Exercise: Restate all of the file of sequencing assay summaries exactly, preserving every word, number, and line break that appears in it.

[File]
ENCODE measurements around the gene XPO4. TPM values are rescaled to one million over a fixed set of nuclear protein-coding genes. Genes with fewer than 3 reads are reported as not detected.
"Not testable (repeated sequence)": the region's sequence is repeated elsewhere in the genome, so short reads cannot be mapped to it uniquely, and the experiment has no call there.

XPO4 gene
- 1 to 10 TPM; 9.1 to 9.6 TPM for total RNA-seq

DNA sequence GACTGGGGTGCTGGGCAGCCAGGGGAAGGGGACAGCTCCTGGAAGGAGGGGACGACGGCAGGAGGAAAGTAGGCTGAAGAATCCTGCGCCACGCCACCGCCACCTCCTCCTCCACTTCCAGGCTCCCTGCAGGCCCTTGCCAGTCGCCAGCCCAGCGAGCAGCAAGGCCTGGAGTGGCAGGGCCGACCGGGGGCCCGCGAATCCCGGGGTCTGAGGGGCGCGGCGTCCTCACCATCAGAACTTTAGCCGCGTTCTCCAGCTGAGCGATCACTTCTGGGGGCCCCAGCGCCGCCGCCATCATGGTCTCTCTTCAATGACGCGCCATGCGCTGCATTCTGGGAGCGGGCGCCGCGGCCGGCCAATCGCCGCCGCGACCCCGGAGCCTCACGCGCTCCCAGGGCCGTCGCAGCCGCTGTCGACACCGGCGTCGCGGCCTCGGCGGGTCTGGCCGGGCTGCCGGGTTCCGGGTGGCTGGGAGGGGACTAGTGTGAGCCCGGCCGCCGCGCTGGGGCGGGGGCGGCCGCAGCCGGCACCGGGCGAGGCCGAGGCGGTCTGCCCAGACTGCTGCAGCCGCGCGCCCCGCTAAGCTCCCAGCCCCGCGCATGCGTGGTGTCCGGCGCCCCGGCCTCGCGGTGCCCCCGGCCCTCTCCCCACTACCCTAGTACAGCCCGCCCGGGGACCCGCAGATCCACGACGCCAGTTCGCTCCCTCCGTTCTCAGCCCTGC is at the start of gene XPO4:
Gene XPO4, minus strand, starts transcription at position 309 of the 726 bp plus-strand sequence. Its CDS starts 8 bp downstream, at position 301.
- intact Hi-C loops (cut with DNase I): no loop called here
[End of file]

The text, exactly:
ENCODE measurements around the gene XPO4. TPM values are rescaled to one million over a fixed set of nuclear protein-coding genes. Genes with fewer than 3 reads are reported as not detected.
"Not testable (repeated sequence)": the region's sequence is repeated elsewhere in the genome, so short reads cannot be mapped to it uniquely, and the experiment has no call there.

XPO4 gene
- 1 to 10 TPM; 9.1 to 9.6 TPM for total RNA-seq

DNA sequence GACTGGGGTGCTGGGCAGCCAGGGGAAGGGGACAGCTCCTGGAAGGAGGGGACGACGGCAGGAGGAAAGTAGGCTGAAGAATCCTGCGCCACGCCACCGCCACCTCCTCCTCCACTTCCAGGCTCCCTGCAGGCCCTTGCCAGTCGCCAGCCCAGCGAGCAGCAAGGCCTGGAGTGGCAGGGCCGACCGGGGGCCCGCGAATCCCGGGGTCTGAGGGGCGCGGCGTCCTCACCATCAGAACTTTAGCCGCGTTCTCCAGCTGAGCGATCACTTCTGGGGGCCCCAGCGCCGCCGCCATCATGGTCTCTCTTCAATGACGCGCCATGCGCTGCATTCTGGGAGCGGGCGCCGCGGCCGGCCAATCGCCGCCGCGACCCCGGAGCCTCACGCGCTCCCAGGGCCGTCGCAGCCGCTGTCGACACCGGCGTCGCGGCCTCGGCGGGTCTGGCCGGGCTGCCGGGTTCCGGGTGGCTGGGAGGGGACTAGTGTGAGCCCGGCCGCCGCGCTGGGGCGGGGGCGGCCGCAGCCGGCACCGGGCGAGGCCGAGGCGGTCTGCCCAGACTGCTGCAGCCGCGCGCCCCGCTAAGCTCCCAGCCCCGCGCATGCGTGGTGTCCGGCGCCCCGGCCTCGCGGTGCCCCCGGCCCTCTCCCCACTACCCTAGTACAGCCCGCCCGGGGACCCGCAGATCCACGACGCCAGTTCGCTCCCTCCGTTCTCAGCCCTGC is at the start of gene XPO4:
Gene XPO4, minus strand, starts transcription at position 309 of the 726 bp plus-strand sequence. Its CDS starts 8 bp downstream, at position 301.
- intact Hi-C loops (cut with DNase I): no loop called here